In one of his last public appearances before stepping down at next month’s UAW convention here Gettelfinger spoke today to the Automotive Press Association at the Detroit Athletic Club.

The union agreed in its 2007 contract to the second-tier wage, which starts at about $14 an hour, and a larger worker contribution to health insurance. While GM hired some workers at the lower rate, neither Chrysler nor Ford needed to as sales plummeted in 2008 and 2009. All three were offering buyouts of current workers to slash costs.

Now that is changing as car sales and production recover slowly. Last Friday Chrysler CEO Sergio Marchionne announced plans to begin hiring 1,080 workers for a second shift at the company’s Jefferson North assembly plant. Most of them will be new hires, Marchionne said.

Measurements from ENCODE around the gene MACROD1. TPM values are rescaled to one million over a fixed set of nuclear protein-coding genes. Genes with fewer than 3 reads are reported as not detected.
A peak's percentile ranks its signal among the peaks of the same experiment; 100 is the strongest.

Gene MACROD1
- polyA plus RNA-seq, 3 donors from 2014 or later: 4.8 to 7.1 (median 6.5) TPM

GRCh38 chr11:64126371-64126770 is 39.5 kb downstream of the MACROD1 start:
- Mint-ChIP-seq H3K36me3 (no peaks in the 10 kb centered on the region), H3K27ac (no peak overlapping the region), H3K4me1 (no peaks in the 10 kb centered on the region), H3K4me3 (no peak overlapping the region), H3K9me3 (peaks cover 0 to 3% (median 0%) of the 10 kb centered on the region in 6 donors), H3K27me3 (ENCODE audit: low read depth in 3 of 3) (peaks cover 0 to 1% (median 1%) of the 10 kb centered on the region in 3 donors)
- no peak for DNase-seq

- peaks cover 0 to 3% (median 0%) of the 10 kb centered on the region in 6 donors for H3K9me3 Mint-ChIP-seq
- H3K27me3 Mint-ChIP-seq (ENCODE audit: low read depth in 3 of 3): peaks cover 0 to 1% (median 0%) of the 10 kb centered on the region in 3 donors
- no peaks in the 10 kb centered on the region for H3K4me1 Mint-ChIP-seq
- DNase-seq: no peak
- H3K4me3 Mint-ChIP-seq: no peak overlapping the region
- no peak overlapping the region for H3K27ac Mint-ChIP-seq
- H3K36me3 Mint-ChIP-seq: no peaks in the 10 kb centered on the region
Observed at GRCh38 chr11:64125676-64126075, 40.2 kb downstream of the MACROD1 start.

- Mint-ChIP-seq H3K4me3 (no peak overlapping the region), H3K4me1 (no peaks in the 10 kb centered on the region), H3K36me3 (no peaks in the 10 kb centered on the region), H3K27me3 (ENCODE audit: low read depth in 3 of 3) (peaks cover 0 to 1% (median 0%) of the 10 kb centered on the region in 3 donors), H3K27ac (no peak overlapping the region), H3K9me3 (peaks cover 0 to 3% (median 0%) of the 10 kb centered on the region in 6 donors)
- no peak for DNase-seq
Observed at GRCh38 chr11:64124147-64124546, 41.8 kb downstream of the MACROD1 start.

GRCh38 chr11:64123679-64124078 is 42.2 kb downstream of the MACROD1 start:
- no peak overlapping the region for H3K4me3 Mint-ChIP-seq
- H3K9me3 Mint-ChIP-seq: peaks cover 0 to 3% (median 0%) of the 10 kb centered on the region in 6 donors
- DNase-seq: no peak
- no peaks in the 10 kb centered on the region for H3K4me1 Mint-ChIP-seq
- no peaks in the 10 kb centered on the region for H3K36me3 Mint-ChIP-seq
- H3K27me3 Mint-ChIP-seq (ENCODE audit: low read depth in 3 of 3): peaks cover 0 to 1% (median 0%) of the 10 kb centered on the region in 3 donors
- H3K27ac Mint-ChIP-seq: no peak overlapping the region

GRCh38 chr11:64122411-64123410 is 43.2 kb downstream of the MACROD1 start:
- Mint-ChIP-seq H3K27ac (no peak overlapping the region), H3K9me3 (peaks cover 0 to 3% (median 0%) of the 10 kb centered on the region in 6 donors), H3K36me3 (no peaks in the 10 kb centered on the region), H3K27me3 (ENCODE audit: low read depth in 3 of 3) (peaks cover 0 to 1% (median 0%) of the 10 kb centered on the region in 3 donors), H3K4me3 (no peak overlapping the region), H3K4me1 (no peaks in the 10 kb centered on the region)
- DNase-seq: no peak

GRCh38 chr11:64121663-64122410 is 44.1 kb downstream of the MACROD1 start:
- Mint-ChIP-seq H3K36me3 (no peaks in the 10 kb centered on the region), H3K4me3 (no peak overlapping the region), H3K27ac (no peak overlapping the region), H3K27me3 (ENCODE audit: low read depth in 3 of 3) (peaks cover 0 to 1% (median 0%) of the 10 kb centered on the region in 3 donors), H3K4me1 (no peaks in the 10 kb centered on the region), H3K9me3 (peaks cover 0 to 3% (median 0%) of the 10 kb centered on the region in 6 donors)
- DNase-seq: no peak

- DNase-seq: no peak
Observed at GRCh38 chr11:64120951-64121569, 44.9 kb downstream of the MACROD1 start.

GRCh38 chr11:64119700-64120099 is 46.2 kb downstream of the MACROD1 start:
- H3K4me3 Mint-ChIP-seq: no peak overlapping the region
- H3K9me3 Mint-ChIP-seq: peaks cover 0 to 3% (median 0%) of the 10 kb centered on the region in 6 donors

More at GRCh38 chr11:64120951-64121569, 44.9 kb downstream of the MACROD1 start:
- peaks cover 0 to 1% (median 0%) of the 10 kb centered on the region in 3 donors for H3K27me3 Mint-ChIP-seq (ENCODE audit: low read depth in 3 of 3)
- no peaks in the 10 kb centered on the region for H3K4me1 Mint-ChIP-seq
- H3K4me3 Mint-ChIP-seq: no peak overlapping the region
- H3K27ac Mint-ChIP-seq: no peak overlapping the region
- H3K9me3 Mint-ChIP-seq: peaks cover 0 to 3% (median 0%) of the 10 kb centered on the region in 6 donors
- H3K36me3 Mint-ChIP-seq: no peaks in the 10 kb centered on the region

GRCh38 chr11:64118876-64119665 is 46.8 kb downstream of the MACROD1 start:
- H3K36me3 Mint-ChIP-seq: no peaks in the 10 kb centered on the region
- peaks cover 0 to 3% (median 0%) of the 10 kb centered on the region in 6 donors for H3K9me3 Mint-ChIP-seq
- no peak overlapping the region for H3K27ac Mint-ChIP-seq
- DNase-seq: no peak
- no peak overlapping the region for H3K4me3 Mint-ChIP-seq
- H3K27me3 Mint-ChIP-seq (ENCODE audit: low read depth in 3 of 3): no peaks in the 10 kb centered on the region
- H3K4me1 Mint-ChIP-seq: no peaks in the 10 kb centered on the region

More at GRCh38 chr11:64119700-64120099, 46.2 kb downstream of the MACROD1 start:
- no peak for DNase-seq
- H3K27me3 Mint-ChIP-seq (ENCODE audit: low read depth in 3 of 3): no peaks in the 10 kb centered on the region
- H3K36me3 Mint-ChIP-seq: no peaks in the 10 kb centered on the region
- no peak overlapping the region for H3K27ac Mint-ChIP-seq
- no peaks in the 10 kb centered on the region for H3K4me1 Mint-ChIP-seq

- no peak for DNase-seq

Former GM and Chrysler investors argued that the UAW came through their bankruptcies better than they did. But the UAW lost tens of thousands of active members who accepted buyouts, it converted billions of dollars automakers’ owed to their Voluntary Beneficiary Employee Association, fund for retirees’ health care into stock in the restructured companies.

Still some rank-and-file UAW members and retirees say too much of the sacrifice has been pushed onto retirees’ or future members who will earn less and pay more for their benefits.

"It’s an open debate. We’re a democratic union,” Gettelfinger said. “We will have a bargaining convention in 2011 and our members can decide then. I’m comfortable that our leadership, our executive board and our local presidents made the right decision.”

Gettelfinger is expected to be succeeded by Bob King, now vice president of the UAW’s Ford department.

While this is the union’s 75th anniversary, membership fell 18% last year to a post-World War II low of about 355,191 and less than 24% of its 1.5 million peak in the 1970s.